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The Minnesota Supreme Court recently reaffirmed the use of the familiar McDonnell Douglas burden-shifting framework to analyze claims of retaliation under Minnesota law, despite the ask by the plaintiff-appellant and amici to abolish using that framework. The court also affirmed the requirement that employees show evidence of an employer’s intent to unlawfully retaliate against employees before allowing whistleblower claims to go to trial. (Hanson v. State of Minnesota, No. A20-0747, Apr. 6, 2022).
The plaintiff, an official of the Minnesota Department of Natural Resources (DNR), had been staying at a casino hotel on the Bois Forte Indian Reservation. Once at the hotel, she claims to have heard a baby “incessantly crying,” apparently unattended, and noticed what she believed was a prostitution ring operating out of the room next to hers. While investigating the situation, the plaintiff peered out of her room into the hallway while unclothed. Later, with clothing on, she spoke to two men who she described as appearing to her to be either johns or pimps near the same room.
The plaintiff reported these incidents to hotel management. Hotel security and the hotel manager investigated the neighboring room and found that everything was secure and the child was safe. The hotel manager also updated the plaintiff regarding these findings. Nevertheless, the plaintiff called 911, identified herself as a “state official,” asked for a “safe escort” from the hotel, and further stated that she was “barricaded” in her room and had “stumbled upon” a prostitution ring. As a result of this call, a Bureau of Indian Affairs (BIA) Officer and a police officer arrived at the hotel. The BIA officer and the police officer knocked on the neighboring door and found one woman and four children in a room that was clean and orderly. The woman explained that the youngest child was teething and crying a lot. The officers reported these facts to the plaintiff and informed her that the hotel wanted her to leave.
The plaintiff then asked the BIA officer if it would be possible for her to ask a DNR officer to accompany her from the hotel. Eventually, a DNR conservation officer and a St. Louis County sheriff responded, escorting her out of the hotel.
The next day, the BIA officer reported to DNR that the plaintiff was harassing and abusive toward hotel staff and law enforcement. DNR later investigated the incident and DNR’s Human Resources (HR) Director terminated the plaintiff’s employment. The HR Director later testified that the plaintiff was terminated because she was nude in a public space, was asked to leave the hotel because of the way she was conducting herself, questioned the BIA’s jurisdiction to respond to the hotel, and misused her state position. He further testified that he had no problem with the employee reporting the baby crying or her suspicions about the prostitution ring. The plaintiff then filed suit.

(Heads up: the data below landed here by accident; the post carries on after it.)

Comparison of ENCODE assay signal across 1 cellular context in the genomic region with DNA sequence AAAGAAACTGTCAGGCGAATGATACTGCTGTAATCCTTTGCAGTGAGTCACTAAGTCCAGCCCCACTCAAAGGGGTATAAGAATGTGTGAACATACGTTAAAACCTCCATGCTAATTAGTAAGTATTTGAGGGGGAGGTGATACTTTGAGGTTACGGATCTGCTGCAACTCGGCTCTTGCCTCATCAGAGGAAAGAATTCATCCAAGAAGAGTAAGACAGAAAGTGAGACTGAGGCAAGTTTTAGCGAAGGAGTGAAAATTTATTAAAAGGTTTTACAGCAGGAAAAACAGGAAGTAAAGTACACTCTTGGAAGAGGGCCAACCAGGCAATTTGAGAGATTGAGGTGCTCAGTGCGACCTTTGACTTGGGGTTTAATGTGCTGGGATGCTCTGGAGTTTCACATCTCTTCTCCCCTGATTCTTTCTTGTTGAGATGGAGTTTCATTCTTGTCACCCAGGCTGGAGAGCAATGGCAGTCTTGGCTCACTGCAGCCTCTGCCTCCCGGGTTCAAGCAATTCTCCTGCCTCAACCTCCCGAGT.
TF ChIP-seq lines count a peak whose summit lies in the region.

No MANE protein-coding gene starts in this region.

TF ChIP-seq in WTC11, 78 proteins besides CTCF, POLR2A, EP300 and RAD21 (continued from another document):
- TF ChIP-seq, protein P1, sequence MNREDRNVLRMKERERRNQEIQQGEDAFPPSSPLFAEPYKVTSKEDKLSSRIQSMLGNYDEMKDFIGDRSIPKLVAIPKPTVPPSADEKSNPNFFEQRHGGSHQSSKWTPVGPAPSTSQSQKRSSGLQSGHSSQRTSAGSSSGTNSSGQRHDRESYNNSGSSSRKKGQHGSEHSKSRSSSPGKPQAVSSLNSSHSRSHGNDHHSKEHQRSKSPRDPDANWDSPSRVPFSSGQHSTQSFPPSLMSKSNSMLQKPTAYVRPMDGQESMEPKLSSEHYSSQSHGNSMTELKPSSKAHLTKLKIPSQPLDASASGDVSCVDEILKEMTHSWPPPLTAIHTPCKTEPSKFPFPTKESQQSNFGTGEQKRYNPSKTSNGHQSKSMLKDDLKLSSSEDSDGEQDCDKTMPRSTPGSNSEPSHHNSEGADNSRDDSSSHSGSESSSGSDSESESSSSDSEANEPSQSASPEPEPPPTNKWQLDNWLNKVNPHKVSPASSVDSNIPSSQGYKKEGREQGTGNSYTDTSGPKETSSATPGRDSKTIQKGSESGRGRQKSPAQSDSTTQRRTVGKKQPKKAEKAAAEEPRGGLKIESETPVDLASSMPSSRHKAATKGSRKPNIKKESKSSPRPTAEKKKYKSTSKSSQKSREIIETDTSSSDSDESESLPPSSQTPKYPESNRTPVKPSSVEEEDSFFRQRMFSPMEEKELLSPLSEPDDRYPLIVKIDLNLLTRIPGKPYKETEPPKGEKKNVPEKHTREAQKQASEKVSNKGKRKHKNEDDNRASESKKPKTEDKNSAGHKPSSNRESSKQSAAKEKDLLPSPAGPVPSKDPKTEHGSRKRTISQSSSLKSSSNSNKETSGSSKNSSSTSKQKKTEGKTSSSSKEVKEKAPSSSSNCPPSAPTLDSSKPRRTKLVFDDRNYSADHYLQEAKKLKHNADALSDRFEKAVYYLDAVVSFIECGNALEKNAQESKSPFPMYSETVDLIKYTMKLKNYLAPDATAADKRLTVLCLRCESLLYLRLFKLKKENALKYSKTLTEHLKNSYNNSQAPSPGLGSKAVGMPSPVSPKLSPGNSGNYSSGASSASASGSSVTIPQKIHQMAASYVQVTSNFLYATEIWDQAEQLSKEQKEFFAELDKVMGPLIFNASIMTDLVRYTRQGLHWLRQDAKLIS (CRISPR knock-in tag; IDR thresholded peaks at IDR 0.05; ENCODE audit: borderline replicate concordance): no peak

Supreme Court Finds No Evidence of Retaliation and Upholds Grant of Summary Judgment
The plaintiff filed suit under the Minnesota Whistleblower Act, claiming that the DNR fired her due to her protected reports of unlawful conduct – namely her reports of potential prostitution. After the district court granted summary judgment in favor of the DNR, the matter eventually was appealed to the Minnesota Supreme Court. The supreme court held that the grant of summary judgment was proper because there was no evidence that the DNR’s asserted non-retaliatory reasons for the termination of the plaintiff’s employment were a pretext for a retaliatory motive.
The case is particularly noteworthy because, in reaching its holding, the court rejected the effort by the plaintiff and her amici to use this case as a vehicle to jettison the McDonnell Douglas burden-shifting framework used in analyzing retaliation claims based on indirect or circumstantial evidence. The court also reiterated that employees must show in these circumstances that an employer’s reason for termination was a pretext for an illegal intent.
In applying the McDonnell Douglas framework to the facts of this case, the court held that although the plaintiff established a prima facie retaliation claim, she could not show pretext. The court noted that the reason for termination given by the HR Director was not shown to be false. Nor was her termination motivated by an intent to retaliate against her for having raised concerns of possible prostitution at the hotel. Instead, the supreme court emphasized that superseding, intervening misconduct by the plaintiff operated to sever any possible causal link that might otherwise be implied by the temporal proximity of the plaintiff’s protected report and her termination of employment. The plaintiff’s nudity in a public space, her mistreatment of hotel staff and government officials, and her misuse of her position as a public official were ultimately found to have established legitimate, non-retaliatory, and non-pretextual reasons for her termination. The court thus affirmed the grant of summary judgment in favor of the DNR.
Key Takeaways for Minnesota Employers
The Hanson holding provides guidance and reminders for employers on several points:
- The McDonnell Douglas burden-shifting framework will continue to apply to claims under the Minnesota Whistleblower Act claims at the summary judgment stage.
- An employee is not insulated from discipline for their own misconduct in the workplace, simply because they engage in statutorily-protected conduct.
- Employers should continue to carefully assess disciplinary and discharge decisions for employees who may have made a complaint of alleged protected activity to ensure a legitimate, nonretaliatory reason exists for any adverse action.